Thursday, October 30, 2008

I have of late...

Don't worry, I haven't lost all my mirth (unlike my good friend Hamlet). In fact, the house has been haunted by the smell of wet wool... and wet alpaca, which is less romantic, since to me it smells like wet dog. But I digress.

I finally finished the last of my Romney yarn - the finest I've spun yet. Don't get too excited lace spinners... it's hardly even sport.

romney 2 ply

It did not come out quite as planned. I started with a little under 4 oz of Romney and wanted to spin it at a lace weight. I spun up two bobbins and plied them together. And when I say plied, I mean I REALLY added some twist. Even after the initial wash, whack, and dry the yarn had some kinks. Though they seem to have settled out now.

So all that resulted in the skein of yarn to the left. Which came out to 200 yards - exactly half of the yardage I needed for my shawl. All was not lost though. I had more fiber, sort of. You see when I fell in love with the fiber originally, I realized that I probably didn't have enough, and I requested more from the lovely local lady at the farmer's market. So theoretically my second batch probably even came from the same one sheep. However, there was a marked difference in the quality of the second batch. It was much rougher. So either it was from a different year, or the first 4oz bump I got had a proportionally greater selection of the soft areas of the fleece.

Hope springs eternal though, so off I went to spin some more. The second 4oz yielded 230 yards. Not surprisingly, over the months I slowly gave into the temptation to spin thinner even though I used my cue card fairly regularly. I'm also wondering if my failure to ply the second skein as severely could have resulted in more yardage. The more the yarn is twisting around itself, the thicker it gets. Anyway: skein one, positively plump. Skein two, relaxed.

Finally, the second skein is really *just* at touch lighter in color. Interesting that that wasn't apparent to the eye until the twist was added, but is is discernible now. Although the overall color itself is hard to pin down. The brownness/greyness of this fiber has a certain phantasmagorical property. The camera doesn't ever see quite what the eye sees...

So, once again, another project where half the fun has been learning from the unexpected. I'm thinking I might try the shawl anyway alternating between the two skeins for a more rustic feel, but right now I'm distracted by a project that has previously fallen under a blog jinx.

this is my knitting on photoshop

Do you think a photo was permissible, or are the sleeves now in big trouble?

Friday, October 10, 2008

Blood Oranges

blood orange

I peeled my orange / That was so bright against / The gray of December / That, from some distance, / Someone might have thought / I was making fire in my hands. "Oranges" by Gary Soto

These were originally purchased for a photography experiment. I wanted to catch some of those vibrant autumnal colors that I so love - the deep purple of Italian prunes especially. Well, as you can guess (from the lack of plum photos), that my fruit photography has a ways to go. But these oranges were fated to be something special. I recently had the opportunity to borrow Apples for Jam from my local library, and in a fit of recipe testing (come on, admit it, you get carried away too sometimes don't you?) these were the only oranges I had on hand for orange glazed chicken. Ripe blood oranges have a surprisingly light and floral taste that mellows with cooking, but still adds an elusive sweetness to the final dish. These particular oranges were also highly pigmented and yielded a beautiful purple juice. So, with my plethora of alterations to the original recipe I give you...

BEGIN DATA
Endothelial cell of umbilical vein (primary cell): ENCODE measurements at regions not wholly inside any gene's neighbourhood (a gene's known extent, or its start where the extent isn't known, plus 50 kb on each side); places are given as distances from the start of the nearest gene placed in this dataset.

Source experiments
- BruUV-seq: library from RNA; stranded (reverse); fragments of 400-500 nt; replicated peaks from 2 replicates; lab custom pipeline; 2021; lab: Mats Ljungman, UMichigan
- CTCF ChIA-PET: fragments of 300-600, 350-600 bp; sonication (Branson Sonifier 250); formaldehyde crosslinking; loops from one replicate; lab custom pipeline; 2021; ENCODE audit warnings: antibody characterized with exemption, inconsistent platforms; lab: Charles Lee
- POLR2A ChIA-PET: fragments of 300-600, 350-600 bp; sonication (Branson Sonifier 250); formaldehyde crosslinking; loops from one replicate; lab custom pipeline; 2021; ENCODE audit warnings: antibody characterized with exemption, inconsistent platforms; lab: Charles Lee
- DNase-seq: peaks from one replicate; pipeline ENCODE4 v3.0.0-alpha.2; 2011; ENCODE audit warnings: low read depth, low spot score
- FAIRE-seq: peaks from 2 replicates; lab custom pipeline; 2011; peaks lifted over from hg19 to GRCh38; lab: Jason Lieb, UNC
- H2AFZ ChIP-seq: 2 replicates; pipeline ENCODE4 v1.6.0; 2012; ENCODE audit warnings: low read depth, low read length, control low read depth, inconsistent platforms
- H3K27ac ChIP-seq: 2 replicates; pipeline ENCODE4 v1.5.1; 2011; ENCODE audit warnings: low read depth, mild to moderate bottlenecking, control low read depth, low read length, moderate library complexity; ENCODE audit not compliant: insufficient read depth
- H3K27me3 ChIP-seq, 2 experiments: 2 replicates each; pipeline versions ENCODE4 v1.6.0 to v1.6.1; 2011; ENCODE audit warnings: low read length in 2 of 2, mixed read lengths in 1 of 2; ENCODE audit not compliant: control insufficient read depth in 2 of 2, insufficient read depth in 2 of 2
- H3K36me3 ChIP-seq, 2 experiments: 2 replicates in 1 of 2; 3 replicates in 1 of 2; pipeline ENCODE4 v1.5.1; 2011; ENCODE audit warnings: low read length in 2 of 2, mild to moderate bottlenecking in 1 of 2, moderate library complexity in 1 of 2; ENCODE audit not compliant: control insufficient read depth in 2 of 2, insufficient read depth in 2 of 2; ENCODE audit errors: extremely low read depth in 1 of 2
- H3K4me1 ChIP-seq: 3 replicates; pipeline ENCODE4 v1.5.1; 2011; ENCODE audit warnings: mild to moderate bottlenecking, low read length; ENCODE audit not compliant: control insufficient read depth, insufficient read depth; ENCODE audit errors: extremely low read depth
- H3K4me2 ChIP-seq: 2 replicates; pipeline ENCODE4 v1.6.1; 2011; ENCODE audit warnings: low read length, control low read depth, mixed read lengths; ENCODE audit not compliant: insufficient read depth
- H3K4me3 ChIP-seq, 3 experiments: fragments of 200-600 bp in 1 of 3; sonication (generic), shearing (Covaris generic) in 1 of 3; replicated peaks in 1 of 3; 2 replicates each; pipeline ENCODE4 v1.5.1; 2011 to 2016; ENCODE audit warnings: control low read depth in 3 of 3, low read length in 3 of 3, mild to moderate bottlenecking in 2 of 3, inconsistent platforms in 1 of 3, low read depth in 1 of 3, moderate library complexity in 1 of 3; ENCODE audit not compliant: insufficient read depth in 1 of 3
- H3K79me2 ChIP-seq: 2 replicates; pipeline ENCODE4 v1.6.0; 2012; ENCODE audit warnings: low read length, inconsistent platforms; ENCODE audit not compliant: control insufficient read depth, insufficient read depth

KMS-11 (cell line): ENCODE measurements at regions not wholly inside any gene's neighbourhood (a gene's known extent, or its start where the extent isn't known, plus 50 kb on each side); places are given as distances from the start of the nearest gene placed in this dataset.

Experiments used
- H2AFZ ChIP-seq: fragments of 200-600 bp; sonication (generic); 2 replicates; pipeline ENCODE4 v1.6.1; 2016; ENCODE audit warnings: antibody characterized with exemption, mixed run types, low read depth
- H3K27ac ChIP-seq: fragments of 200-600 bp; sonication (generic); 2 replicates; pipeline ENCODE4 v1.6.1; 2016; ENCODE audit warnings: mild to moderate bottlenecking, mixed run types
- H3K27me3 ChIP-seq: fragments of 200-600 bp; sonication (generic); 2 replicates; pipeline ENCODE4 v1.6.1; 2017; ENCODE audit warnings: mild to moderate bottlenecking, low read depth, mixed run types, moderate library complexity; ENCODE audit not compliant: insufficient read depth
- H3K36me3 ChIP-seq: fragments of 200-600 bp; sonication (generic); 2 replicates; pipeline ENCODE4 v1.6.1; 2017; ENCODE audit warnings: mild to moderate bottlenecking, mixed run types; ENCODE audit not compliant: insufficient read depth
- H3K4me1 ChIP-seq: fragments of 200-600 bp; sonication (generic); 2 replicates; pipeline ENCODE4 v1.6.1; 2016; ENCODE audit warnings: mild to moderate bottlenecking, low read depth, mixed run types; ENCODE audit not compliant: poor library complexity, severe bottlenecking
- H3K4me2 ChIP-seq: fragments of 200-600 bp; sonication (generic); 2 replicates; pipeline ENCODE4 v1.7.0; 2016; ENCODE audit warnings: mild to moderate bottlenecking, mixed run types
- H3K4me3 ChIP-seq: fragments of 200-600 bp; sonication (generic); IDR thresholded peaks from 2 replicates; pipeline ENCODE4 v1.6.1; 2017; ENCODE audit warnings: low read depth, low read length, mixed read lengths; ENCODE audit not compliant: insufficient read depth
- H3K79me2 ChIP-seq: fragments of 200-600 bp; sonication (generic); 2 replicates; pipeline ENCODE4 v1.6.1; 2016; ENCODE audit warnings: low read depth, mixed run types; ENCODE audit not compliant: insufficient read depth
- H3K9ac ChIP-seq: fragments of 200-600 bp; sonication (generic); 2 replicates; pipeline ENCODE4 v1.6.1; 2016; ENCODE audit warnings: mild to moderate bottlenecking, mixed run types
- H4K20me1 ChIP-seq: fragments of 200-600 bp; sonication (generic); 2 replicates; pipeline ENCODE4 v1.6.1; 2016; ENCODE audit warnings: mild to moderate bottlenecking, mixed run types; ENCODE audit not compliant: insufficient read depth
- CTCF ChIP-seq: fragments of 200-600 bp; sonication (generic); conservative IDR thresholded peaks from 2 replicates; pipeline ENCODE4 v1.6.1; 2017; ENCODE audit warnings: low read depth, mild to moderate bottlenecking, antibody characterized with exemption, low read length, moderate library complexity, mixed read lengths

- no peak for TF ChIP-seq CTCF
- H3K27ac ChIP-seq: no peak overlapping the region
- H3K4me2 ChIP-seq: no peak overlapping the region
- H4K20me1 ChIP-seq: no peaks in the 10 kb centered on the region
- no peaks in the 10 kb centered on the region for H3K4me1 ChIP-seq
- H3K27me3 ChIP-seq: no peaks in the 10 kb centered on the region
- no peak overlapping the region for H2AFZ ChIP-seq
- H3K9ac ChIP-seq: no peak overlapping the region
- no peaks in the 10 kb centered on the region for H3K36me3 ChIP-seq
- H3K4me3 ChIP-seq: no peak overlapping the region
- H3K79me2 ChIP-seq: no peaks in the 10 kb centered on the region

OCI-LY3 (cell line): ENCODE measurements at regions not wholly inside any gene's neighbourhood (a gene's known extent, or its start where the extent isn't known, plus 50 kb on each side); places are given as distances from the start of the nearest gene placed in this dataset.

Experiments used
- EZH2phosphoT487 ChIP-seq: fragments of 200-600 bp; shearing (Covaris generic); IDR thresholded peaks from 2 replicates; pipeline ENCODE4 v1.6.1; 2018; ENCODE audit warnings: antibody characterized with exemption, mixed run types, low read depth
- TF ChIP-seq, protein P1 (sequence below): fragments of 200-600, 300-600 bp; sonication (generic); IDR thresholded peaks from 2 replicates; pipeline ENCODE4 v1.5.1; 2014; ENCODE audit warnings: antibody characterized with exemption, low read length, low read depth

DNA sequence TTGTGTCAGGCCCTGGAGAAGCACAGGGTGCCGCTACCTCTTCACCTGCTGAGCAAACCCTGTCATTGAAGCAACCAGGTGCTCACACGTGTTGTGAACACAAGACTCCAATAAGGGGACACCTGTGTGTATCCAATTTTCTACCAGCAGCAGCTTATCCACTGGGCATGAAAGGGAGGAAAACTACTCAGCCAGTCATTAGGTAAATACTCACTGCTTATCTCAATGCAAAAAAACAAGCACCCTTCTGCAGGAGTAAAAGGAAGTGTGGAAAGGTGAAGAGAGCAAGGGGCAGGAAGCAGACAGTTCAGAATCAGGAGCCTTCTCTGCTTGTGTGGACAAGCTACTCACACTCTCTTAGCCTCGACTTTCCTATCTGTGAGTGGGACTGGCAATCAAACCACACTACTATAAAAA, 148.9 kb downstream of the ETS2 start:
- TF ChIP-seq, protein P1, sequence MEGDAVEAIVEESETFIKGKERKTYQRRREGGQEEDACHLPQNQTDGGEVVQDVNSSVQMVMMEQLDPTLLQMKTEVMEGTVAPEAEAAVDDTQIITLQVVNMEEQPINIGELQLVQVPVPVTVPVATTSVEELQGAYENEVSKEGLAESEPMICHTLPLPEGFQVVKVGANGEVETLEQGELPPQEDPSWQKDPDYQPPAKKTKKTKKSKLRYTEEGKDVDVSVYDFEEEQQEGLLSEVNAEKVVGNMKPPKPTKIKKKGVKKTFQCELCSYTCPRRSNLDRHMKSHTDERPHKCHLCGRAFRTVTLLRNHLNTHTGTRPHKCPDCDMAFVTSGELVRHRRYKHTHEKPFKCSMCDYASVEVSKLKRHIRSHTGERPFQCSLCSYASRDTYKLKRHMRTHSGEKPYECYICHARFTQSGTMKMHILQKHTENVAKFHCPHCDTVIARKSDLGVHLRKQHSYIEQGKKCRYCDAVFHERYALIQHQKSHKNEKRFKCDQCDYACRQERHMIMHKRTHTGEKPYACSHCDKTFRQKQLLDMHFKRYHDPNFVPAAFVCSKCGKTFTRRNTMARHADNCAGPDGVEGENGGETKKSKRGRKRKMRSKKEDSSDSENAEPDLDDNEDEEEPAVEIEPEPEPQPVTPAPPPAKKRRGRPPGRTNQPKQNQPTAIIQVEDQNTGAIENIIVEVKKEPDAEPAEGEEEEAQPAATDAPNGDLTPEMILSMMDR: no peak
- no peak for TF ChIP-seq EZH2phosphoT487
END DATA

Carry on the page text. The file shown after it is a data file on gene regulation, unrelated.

Blood Orange Glazed Chicken

½ cup brown sugar
½ cup fresh squeezed blood orange juice (about 2 small oranges)
¾ cup tomato sauce
1 ½ Tablespoon soy sauce
1 ½ Tablespoon Worcestershire sauce
1 cup water
2 Tablespoons wildflower honey
2 teaspoons lemon juice
Zest of one small lemon
2 chicken breasts

Preheat the oven to 325. Put the sugar, orange juice, tomato sauce, soy sauce, Worcestershire sauce, water, honey and lemon juice in a pan and bring to a boil. Stir to dissolve sugar. Simmer for 5 minutes. Put the chicken in a roasting pan and pour the sauce over. Bake for 1 hour, turning and basting. Near the end of the cooking time, turn the oven to broil to help reduce the sauce and glaze the chicken. Turn and baste frequently, being careful not to let your supper burn. Right before serving, grate lemon zest onto chicken.

Monday, October 6, 2008

Just a thought

I love this skirt. I wonder if there is any way to use a drum carder to blend up some color transitions like that.

Friday, October 3, 2008

It's a grey day here...

The rainy season is starting up. Fortunately, I fiber to play with.


This first photo is a Gotland roving that I purchased from Crown Mountain Farms last year.
There isn't quite enough fiber for the project I am envisioning, so I've been looking for something just as special that would compliment it.


This year at OFFF there was a stall with some gorgeous raw Gotland fleeces for sale. Had I not been on a budget, I might have given in. As it is, I am sorry enough that I had ditched my camera by that point... those perfect ringlets of wool were lovely. However, I did manage to score some pin drafted Gotland fiber that has lots of lamb's fleece in it.


For comparison, here they are together. Quite a contrast in feel... the roving is dense, lustrous, and a bit more course... while the pin drafted fibers are soft, airy, and even show a bit of curl.

next hat?
(Cotswold curls/Gotland roving)

Together with the Cotswold curls from the stash I think these would make a great hat. And if, for some reason, I should get bored, I have some alpaca to play with too...


Oh, dear... I do get stuck in color ruts...